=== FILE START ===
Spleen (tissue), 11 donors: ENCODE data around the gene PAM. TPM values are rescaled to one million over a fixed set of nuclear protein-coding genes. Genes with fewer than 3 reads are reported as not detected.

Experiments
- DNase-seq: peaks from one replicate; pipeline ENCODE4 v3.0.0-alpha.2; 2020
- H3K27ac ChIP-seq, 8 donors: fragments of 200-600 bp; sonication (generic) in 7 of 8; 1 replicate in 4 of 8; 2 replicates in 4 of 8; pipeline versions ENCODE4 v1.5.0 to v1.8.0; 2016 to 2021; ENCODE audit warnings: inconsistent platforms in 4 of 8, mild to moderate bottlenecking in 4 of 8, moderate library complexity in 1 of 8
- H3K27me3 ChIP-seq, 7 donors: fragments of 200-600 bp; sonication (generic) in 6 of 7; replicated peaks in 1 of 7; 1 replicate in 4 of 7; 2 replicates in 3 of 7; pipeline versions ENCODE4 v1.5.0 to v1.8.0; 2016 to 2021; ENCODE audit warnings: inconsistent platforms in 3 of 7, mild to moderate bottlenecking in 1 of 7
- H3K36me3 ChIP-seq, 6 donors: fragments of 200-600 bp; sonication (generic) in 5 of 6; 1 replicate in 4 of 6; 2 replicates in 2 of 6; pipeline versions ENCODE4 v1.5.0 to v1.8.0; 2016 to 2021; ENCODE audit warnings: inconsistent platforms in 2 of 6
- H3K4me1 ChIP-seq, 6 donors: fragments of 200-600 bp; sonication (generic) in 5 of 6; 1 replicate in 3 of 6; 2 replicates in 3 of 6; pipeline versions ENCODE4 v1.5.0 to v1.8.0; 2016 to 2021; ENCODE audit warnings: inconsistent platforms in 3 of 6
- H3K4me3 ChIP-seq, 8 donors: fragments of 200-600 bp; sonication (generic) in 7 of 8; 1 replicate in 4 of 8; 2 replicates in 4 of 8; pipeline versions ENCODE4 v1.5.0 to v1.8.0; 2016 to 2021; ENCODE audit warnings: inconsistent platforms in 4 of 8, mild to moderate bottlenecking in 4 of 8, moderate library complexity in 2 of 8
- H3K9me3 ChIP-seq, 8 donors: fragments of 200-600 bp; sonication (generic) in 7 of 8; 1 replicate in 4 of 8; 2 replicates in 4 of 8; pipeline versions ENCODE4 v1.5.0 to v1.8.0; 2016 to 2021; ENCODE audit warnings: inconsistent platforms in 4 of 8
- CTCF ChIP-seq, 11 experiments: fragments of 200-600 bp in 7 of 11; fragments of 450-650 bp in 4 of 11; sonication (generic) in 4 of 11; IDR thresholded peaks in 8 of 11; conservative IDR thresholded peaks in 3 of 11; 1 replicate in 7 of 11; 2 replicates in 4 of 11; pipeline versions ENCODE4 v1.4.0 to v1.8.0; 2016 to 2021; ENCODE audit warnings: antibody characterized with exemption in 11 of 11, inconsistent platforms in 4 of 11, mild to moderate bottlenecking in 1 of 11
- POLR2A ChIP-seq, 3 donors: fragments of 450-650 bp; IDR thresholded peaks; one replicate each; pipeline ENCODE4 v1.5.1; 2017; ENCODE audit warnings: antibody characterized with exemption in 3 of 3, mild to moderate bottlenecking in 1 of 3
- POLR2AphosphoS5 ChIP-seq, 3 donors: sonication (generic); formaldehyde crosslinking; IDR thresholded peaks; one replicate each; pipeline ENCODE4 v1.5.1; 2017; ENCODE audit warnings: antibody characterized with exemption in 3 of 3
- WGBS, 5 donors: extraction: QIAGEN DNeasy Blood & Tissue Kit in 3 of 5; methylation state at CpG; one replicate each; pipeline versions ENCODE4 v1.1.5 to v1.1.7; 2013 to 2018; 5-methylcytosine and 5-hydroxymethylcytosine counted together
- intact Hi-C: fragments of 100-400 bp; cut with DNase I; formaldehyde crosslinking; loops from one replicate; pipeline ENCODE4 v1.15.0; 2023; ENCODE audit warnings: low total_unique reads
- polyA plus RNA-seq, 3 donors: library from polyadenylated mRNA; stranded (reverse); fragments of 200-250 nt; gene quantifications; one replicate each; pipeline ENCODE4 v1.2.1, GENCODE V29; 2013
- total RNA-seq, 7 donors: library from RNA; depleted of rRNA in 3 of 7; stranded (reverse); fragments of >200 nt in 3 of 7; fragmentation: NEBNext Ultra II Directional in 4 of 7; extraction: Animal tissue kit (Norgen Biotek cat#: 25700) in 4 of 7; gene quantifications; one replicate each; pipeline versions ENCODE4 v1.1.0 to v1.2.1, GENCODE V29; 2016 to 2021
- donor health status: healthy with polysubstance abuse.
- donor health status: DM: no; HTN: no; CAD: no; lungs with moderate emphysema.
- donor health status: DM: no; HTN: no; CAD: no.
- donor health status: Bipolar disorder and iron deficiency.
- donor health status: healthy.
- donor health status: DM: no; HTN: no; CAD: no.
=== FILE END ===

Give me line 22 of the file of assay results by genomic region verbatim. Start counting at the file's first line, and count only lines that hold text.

- donor health status: DM: no; HTN: no; CAD: no.